This is not to say that it was easy for them; hardly. For most of my students, it was their first comic book, and learning how to read from panel to panel and in which order was a skill that had to be explained.   Together, we went over how different fonts, italics, and the visual nature of the written language were meant to signify something, a guide from both the artist and writer to lead the reader through the piece.  It did not take long before my students were happily pointing out subtle changes in shadow and composition between panels, different typefaces, and speech bubbles.   It did not matter if a student had learned English as a primary language, a secondary language, or learned it concurrently with another; all of my students could access the text and began to understand its multiple layers of meaning and construction.  I often call this moment “Seeing the Matrix”: where a student finally understands how a text is composed of many, many different yet interwoven layers.  It was exciting for them, and it was exciting for me.

I would often point my students back to 1984, highlighting how Orwell’s text often uses different typeface and visual cues to alert the reader to the change in narration.  While I had explained this to my students already, having read V for Vendetta better demonstrated the point, and now they were able to engage with 1984 in a richer way than before.  In my 7 years of teaching, I have always brought in pieces of visual texts for my students, but this semester marked my first outing with a complete work, and I do not think that I will be going back.

So much of teaching composition is about leading a student to engage with material, but a fundamental problem exists: What happens if a student is lacking foundational literacy skills?  At the institution where I teach, the vast majority of students test into a level or two below freshmen comp.  This is the reality of teaching at a community college like LACC, and each instructor finds a way to educate despite this reality.  For me, graphic novels and visual story-telling have proven to be a consistent means of allowing students to fully engage material despite any foundational gaps.  Once students have developed an understanding of how texts work, it becomes easier for them to see how their own writing works, and it then becomes easier for them to express their thoughts clearly and logically. More importantly, once students feel confident in their abilities, they are more likely to push themselves forward, addressing the foundational gaps that may exist.  A student that feels ashamed for not being able to read at a college level is not going to want to read “college level” novels, let alone write about them.  A graphic work allows them to fully engage, and material like V for Vendetta or Watchmen is neither “teaching down to them” nor “easy”.  In my experience, any text is teachable.  Getting a student to engage and getting a student to think are the ultimate goals, and for me, graphic works provide that balance between the literary and the accessible and the bridge between disengagement and critical thinking.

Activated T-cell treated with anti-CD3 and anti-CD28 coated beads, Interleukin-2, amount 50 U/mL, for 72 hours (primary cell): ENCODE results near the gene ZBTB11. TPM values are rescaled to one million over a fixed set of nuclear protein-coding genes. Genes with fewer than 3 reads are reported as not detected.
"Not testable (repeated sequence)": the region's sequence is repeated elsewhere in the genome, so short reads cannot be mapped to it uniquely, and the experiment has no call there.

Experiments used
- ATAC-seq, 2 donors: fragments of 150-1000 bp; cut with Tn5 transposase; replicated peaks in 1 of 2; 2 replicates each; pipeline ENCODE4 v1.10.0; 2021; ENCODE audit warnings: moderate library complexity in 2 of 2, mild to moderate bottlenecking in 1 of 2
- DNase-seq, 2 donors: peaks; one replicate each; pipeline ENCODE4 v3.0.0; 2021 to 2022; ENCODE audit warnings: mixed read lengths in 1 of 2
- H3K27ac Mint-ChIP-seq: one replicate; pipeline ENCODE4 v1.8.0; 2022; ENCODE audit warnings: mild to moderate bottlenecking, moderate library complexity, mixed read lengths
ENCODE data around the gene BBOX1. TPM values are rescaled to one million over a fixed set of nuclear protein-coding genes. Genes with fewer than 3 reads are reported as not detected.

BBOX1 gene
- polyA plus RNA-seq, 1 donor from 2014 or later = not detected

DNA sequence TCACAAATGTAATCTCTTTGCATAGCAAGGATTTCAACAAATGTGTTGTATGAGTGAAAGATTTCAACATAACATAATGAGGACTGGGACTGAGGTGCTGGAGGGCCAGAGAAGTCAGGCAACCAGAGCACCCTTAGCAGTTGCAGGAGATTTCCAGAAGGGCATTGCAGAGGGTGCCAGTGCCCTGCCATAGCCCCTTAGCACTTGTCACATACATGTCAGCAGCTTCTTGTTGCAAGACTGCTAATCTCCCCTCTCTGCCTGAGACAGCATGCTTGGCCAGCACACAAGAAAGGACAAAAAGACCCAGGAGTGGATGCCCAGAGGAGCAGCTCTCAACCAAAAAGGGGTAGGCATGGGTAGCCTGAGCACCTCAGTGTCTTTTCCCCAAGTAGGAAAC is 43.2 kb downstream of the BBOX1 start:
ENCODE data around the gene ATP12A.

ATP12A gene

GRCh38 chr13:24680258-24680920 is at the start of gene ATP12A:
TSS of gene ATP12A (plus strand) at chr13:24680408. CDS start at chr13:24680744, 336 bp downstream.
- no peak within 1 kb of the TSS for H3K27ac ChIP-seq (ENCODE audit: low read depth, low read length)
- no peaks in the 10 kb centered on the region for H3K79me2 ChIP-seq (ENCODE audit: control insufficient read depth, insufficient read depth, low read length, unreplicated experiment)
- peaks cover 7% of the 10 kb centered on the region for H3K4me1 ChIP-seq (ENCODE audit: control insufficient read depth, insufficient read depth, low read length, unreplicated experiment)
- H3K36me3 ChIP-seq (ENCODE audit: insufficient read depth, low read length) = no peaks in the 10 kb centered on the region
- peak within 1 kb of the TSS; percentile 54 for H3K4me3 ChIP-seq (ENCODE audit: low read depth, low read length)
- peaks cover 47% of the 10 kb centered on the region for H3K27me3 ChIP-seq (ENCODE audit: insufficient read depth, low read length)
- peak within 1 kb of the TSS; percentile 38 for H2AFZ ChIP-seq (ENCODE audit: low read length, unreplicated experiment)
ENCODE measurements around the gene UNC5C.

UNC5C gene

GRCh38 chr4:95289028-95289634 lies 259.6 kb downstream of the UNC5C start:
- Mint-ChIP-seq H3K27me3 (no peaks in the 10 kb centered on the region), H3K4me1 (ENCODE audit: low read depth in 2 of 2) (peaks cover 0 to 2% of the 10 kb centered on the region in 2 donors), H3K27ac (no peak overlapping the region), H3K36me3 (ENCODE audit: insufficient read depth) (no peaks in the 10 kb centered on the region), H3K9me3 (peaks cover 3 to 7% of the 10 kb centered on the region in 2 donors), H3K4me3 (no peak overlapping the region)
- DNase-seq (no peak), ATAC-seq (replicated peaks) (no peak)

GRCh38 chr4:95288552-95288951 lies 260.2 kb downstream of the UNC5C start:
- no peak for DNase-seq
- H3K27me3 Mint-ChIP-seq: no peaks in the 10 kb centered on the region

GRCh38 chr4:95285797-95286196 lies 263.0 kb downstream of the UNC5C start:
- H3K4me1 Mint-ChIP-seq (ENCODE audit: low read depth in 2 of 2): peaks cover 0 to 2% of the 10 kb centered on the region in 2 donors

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One Response to “How Comics Can Be an Entry Point to Prose Novels”

  1. Diantha Smith, Utah State University Says:

    I really love the way this post pushed me to reimagine “literacy.” I look forward to helping my own students “see the matrix” in the future. Thanks for sharing these thoughts on comics in the classroom!